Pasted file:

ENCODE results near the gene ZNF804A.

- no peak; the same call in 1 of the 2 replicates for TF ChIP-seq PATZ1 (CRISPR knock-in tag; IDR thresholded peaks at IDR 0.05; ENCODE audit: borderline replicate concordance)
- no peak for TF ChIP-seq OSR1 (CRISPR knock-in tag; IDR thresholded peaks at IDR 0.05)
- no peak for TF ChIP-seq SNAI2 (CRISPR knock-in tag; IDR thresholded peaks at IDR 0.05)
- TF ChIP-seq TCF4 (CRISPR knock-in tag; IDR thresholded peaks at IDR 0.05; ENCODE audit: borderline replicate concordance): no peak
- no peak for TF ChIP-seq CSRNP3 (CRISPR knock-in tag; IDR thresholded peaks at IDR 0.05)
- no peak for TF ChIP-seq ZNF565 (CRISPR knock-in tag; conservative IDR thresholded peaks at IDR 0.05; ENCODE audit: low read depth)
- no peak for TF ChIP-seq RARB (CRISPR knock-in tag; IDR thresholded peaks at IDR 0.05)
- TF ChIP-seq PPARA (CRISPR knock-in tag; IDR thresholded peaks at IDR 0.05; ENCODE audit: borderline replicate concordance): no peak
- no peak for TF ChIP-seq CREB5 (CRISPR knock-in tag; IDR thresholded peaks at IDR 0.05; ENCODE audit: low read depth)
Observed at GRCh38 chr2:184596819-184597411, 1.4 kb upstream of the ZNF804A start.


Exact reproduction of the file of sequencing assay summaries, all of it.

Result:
ENCODE results near the gene ZNF804A.

- no peak; the same call in 1 of the 2 replicates for TF ChIP-seq PATZ1 (CRISPR knock-in tag; IDR thresholded peaks at IDR 0.05; ENCODE audit: borderline replicate concordance)
- no peak for TF ChIP-seq OSR1 (CRISPR knock-in tag; IDR thresholded peaks at IDR 0.05)
- no peak for TF ChIP-seq SNAI2 (CRISPR knock-in tag; IDR thresholded peaks at IDR 0.05)
- TF ChIP-seq TCF4 (CRISPR knock-in tag; IDR thresholded peaks at IDR 0.05; ENCODE audit: borderline replicate concordance): no peak
- no peak for TF ChIP-seq CSRNP3 (CRISPR knock-in tag; IDR thresholded peaks at IDR 0.05)
- no peak for TF ChIP-seq ZNF565 (CRISPR knock-in tag; conservative IDR thresholded peaks at IDR 0.05; ENCODE audit: low read depth)
- no peak for TF ChIP-seq RARB (CRISPR knock-in tag; IDR thresholded peaks at IDR 0.05)
- TF ChIP-seq PPARA (CRISPR knock-in tag; IDR thresholded peaks at IDR 0.05; ENCODE audit: borderline replicate concordance): no peak
- no peak for TF ChIP-seq CREB5 (CRISPR knock-in tag; IDR thresholded peaks at IDR 0.05; ENCODE audit: low read depth)
Observed at GRCh38 chr2:184596819-184597411, 1.4 kb upstream of the ZNF804A start.